JoBlo.com's Top 10 Films of Summer 2015!

Well, we've got another summer in the books, which was full of ups, downs, crashes, burns, and a few surprises. While many of us thought that AVENGERS: AGE OF ULTRON would be the clear winner in terms of box office and entertainment, we ended up with dinosaurs, ants, spies, emotions, and post-apocalyptic warriors besting it in one category or another. The summer most definitely benefited from a last minute addition from team Cruise, as well as a late in the game hit with a rap biopic and a creepy twist thriller, but there's also a few sleepers in there that we really loved, but didn't get quite as much attention as they deserved. All that said, it was a fun summer for movies with some solid hits that are well worth rewatching for years to come (and a few to avoid for the rest of your days).

Like any Top 10, there's always room for debate and one's own opinion, so while this is our collective feeling of the best of summer, we'd love to hear yours as well, so sound off with your own feelings on summer 2015 in the comments! See you next summer!

#1 Mad Max: Fury Road

There is whole heaping of praise to place on George Miller’s glorious return to post-apocalyptic action. MAD MAX: FURY ROAD is an exceptional film on every level. Tom Hardy is absolutely terrific as Max, but the real surprise is the fantastic Charlize Theron. The actress gives one of the most impressive - and iconic - performances of the year as Furiosa. This is the type of role that will be remembered along with Sarah Connor and Ellen Ripley. The action and effects are mostly practical and insanely incredible, and the score is marvelous. This is a powerhouse of a film that holds up especially well upon repeat viewings. If this is what we will get when we enter Valhalla, then let’s ride eternal… you know the rest. - JimmyO

#3 Inside Out

One of the very first things I said to a colleague upon leaving Inside Out was, "That was a movie made for human beings." Sounds like a sardonic understatement, sure, but the fact is virtually every person on the planet can relate to something in Inside Out, the latest incredible victory for Pixar. (Which, admittedly, needed a boost after a handful of so-so features.) A movie about the goings-on inside a young girl's head initially seemed like a dicey proposition, but director Pete Doctor and Pixar's bevy of geniuses created an unorthodox, funny, touching and stirringly imaginative look at the human brain unlike any we've seen before, or will ever see again. Plus, it's impossible to beat that voice cast, led by Amy Poehler as the indefatigable Joy, one of the most likable characters of the year. - Eric Walkuski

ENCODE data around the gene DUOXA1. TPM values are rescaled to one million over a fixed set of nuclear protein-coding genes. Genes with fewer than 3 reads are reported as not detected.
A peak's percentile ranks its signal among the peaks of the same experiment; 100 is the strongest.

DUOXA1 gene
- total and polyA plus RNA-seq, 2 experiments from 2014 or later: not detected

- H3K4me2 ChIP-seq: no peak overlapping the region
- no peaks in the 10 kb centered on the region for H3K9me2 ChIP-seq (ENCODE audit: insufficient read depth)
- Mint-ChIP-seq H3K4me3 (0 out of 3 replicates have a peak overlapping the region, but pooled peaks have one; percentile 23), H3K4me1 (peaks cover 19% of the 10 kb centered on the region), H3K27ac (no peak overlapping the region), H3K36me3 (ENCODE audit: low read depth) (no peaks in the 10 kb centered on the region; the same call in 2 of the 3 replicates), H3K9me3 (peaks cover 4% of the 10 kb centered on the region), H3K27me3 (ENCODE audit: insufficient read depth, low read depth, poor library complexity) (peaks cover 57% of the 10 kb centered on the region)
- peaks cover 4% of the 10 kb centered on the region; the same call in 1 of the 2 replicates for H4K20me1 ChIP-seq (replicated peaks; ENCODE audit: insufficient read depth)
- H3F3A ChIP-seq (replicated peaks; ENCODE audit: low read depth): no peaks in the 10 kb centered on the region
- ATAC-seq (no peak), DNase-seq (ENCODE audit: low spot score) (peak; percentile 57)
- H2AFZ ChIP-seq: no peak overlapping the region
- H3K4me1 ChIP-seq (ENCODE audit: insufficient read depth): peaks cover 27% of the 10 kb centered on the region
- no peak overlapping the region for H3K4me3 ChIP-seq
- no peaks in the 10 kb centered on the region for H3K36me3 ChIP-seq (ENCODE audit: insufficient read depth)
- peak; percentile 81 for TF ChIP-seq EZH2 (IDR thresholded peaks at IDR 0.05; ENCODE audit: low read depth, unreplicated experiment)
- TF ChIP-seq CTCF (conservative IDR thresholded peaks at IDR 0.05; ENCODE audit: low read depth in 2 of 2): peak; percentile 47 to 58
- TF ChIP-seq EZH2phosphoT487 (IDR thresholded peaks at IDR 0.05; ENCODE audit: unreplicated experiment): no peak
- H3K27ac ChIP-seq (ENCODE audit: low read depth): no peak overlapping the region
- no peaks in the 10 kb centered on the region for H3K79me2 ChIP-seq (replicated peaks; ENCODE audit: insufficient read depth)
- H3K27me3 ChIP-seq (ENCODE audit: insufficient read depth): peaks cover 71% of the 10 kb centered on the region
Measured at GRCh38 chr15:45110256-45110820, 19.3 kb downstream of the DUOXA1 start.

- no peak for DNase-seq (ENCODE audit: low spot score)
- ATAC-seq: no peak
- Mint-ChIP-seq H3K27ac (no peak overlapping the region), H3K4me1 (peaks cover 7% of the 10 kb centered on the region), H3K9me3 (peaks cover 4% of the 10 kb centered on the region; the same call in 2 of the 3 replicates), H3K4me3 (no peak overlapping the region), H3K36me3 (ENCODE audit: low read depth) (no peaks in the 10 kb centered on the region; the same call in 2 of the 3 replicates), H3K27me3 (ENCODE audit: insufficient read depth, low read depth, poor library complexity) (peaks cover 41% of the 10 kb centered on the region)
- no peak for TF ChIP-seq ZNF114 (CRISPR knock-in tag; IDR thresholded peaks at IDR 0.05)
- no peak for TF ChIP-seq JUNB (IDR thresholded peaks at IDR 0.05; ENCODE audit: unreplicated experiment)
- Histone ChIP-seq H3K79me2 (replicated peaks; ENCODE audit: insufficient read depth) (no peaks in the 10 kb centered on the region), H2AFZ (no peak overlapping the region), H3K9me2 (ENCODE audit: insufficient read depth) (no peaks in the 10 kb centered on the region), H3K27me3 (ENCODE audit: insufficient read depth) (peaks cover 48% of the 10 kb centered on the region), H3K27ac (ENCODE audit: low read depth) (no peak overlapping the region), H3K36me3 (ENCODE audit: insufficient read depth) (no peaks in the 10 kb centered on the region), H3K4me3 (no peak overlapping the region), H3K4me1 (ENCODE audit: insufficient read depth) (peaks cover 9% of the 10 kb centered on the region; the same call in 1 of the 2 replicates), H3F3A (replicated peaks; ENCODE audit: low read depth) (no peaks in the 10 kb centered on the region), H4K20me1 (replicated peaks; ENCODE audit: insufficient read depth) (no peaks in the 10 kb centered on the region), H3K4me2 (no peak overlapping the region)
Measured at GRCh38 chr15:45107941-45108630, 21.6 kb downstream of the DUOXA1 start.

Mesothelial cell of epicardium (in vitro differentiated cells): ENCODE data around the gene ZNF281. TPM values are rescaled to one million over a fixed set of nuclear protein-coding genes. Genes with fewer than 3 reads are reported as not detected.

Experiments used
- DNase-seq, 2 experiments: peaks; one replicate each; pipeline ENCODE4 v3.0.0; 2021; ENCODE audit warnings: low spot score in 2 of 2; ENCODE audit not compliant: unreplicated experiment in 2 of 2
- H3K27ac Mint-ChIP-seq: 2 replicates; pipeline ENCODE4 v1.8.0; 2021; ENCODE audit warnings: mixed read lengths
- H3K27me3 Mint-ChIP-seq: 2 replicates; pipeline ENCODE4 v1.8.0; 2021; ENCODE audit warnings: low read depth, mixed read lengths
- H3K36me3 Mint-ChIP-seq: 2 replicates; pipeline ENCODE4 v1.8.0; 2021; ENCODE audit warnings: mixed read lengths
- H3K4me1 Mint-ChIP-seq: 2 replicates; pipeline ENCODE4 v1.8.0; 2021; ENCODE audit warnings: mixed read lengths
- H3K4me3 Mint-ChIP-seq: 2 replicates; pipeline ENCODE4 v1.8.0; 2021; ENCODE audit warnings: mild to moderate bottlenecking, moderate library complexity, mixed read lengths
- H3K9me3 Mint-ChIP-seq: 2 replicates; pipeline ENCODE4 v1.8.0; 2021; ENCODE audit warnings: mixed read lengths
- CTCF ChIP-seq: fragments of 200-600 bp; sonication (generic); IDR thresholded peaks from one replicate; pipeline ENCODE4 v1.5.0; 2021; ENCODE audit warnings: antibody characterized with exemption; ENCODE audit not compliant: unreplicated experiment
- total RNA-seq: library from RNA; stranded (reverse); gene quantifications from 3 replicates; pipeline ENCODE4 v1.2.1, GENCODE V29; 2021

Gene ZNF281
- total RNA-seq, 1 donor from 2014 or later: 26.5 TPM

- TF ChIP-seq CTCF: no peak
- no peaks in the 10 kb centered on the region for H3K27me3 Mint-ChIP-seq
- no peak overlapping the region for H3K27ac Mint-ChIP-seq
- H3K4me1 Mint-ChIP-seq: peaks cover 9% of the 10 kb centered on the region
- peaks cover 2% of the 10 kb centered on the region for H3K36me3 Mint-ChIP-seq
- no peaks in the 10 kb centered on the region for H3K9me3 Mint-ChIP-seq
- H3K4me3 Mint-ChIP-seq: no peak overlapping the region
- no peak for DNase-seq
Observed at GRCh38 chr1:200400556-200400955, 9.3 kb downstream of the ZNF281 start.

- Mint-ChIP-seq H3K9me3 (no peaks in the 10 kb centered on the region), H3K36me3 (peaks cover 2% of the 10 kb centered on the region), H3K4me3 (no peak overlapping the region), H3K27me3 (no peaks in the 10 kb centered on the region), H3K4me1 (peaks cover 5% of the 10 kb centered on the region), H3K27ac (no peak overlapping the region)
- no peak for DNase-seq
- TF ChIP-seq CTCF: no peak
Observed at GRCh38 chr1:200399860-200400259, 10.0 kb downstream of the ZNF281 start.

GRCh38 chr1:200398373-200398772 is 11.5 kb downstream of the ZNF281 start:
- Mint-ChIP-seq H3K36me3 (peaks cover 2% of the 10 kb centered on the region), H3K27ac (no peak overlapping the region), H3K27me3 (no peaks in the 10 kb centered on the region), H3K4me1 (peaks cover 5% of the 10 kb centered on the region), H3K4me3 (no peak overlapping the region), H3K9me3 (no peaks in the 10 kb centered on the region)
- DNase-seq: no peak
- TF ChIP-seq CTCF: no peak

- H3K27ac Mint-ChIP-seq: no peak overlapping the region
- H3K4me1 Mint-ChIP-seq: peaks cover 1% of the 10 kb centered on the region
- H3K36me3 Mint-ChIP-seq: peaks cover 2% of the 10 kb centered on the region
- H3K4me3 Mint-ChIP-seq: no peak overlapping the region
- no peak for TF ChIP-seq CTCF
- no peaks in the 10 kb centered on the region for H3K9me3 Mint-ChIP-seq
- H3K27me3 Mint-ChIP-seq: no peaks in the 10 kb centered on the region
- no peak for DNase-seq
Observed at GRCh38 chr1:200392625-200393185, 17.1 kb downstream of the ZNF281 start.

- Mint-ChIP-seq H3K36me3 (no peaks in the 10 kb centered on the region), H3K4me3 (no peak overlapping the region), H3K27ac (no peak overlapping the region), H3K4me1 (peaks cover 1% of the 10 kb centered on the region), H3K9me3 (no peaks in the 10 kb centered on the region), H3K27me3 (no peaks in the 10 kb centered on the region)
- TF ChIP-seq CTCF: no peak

#2 Mission: Impossible Rogue Nation

It seems that Paramount made a pretty brilliant move by moving ROGUE NATION up from its original X-Mas 2015 release date to the summer as a few under-performing would-be blockbusters (FANTASTIC FOUR and THE MAN FROM U.N.C.L.E) gave it a wide berth at the box office, with its success proving once-again that nobody delivers like Tom Cruise. Despite being in his fifties, there's nothing Cruise won't do to satisfy his audience, which now includes hanging off a plane 5000 ft in the air. Heck - and that's just the pre-credits sequence! And let's not forget breakout star Rebecca Ferguson, who gives Cruise a run for his money in the badass department. A truly thrilling action spectacle, ROGUE NATION proves that both the MISSION: IMPOSSIBLE franchise and Cruise himself are as vital as ever. I can't wait for the next one. - Chris Bumbray

#4 Straight Outta Compton

I'm still surprised that no one expected F. Gary Gray's N.W.A biopic to be such a sleeper hit. For one thing, Gray's commercial instincts are spot on, with his long-track-record of hit movies (including THE ITALIAN JOB remake and LAW ABIDING CITIZEN) making it obvious that whatever this was going to be, it was going for more than just a hardcore rap audience. Secondly, Dr.Dre and Ice Cube have become industry powerhouses, and with the irresistible hook of Cube's doppelganger son O'Shea Jackson playing his dad, how could COMPTON lose? While a little long Gray's made one of the most exciting music biopics to come out in years, with it boasting a memorable performance by Paul Giamatti, and a breakout turn by Jason Mitchell, whose Easy-E emerges as the film's tragic heart and soul. Heck, even if you've never heard of N.W.A this is well-worth checking out. - Chris Bumbray

#5 Trainwreck